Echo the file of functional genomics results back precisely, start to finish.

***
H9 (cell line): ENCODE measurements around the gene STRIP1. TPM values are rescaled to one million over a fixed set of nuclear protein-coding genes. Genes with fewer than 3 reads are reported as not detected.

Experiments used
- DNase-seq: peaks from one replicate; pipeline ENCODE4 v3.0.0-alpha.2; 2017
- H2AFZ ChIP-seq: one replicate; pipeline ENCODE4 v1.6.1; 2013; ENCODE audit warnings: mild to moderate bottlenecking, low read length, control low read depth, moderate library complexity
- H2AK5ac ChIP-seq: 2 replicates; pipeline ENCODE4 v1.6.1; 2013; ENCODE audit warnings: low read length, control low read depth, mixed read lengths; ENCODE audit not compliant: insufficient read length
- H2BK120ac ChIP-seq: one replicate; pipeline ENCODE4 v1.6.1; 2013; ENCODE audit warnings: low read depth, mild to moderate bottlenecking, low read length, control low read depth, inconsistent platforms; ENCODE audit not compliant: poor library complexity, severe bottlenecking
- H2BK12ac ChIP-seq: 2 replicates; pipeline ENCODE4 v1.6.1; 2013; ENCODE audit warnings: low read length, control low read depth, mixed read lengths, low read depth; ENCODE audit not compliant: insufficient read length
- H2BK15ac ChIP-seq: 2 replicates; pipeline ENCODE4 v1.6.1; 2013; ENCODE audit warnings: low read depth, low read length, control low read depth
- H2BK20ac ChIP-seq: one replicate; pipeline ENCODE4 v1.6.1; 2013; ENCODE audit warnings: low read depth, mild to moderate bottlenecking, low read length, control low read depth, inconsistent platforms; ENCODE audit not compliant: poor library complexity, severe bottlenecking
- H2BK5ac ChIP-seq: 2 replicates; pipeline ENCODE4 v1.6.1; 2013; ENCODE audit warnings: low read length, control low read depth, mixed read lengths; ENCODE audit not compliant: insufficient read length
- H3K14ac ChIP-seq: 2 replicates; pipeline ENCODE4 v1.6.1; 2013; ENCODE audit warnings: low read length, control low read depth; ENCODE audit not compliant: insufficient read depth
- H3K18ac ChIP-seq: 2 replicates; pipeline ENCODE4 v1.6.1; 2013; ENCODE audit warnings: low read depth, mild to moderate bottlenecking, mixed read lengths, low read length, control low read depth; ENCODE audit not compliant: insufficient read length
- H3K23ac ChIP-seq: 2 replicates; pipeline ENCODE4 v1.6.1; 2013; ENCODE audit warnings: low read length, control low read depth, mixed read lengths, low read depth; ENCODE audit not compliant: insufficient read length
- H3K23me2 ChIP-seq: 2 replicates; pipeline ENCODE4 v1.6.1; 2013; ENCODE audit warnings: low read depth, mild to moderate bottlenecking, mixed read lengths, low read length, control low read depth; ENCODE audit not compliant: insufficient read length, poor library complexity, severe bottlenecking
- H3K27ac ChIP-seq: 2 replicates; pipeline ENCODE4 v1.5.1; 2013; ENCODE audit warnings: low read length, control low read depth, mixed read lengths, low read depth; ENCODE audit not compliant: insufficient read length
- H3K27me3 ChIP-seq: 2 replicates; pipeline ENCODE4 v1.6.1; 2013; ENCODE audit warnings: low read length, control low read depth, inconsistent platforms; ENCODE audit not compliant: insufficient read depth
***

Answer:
H9 (cell line): ENCODE measurements around the gene STRIP1. TPM values are rescaled to one million over a fixed set of nuclear protein-coding genes. Genes with fewer than 3 reads are reported as not detected.

Experiments used
- DNase-seq: peaks from one replicate; pipeline ENCODE4 v3.0.0-alpha.2; 2017
- H2AFZ ChIP-seq: one replicate; pipeline ENCODE4 v1.6.1; 2013; ENCODE audit warnings: mild to moderate bottlenecking, low read length, control low read depth, moderate library complexity
- H2AK5ac ChIP-seq: 2 replicates; pipeline ENCODE4 v1.6.1; 2013; ENCODE audit warnings: low read length, control low read depth, mixed read lengths; ENCODE audit not compliant: insufficient read length
- H2BK120ac ChIP-seq: one replicate; pipeline ENCODE4 v1.6.1; 2013; ENCODE audit warnings: low read depth, mild to moderate bottlenecking, low read length, control low read depth, inconsistent platforms; ENCODE audit not compliant: poor library complexity, severe bottlenecking
- H2BK12ac ChIP-seq: 2 replicates; pipeline ENCODE4 v1.6.1; 2013; ENCODE audit warnings: low read length, control low read depth, mixed read lengths, low read depth; ENCODE audit not compliant: insufficient read length
- H2BK15ac ChIP-seq: 2 replicates; pipeline ENCODE4 v1.6.1; 2013; ENCODE audit warnings: low read depth, low read length, control low read depth
- H2BK20ac ChIP-seq: one replicate; pipeline ENCODE4 v1.6.1; 2013; ENCODE audit warnings: low read depth, mild to moderate bottlenecking, low read length, control low read depth, inconsistent platforms; ENCODE audit not compliant: poor library complexity, severe bottlenecking
- H2BK5ac ChIP-seq: 2 replicates; pipeline ENCODE4 v1.6.1; 2013; ENCODE audit warnings: low read length, control low read depth, mixed read lengths; ENCODE audit not compliant: insufficient read length
- H3K14ac ChIP-seq: 2 replicates; pipeline ENCODE4 v1.6.1; 2013; ENCODE audit warnings: low read length, control low read depth; ENCODE audit not compliant: insufficient read depth
- H3K18ac ChIP-seq: 2 replicates; pipeline ENCODE4 v1.6.1; 2013; ENCODE audit warnings: low read depth, mild to moderate bottlenecking, mixed read lengths, low read length, control low read depth; ENCODE audit not compliant: insufficient read length
- H3K23ac ChIP-seq: 2 replicates; pipeline ENCODE4 v1.6.1; 2013; ENCODE audit warnings: low read length, control low read depth, mixed read lengths, low read depth; ENCODE audit not compliant: insufficient read length
- H3K23me2 ChIP-seq: 2 replicates; pipeline ENCODE4 v1.6.1; 2013; ENCODE audit warnings: low read depth, mild to moderate bottlenecking, mixed read lengths, low read length, control low read depth; ENCODE audit not compliant: insufficient read length, poor library complexity, severe bottlenecking
- H3K27ac ChIP-seq: 2 replicates; pipeline ENCODE4 v1.5.1; 2013; ENCODE audit warnings: low read length, control low read depth, mixed read lengths, low read depth; ENCODE audit not compliant: insufficient read length
- H3K27me3 ChIP-seq: 2 replicates; pipeline ENCODE4 v1.6.1; 2013; ENCODE audit warnings: low read length, control low read depth, inconsistent platforms; ENCODE audit not compliant: insufficient read depth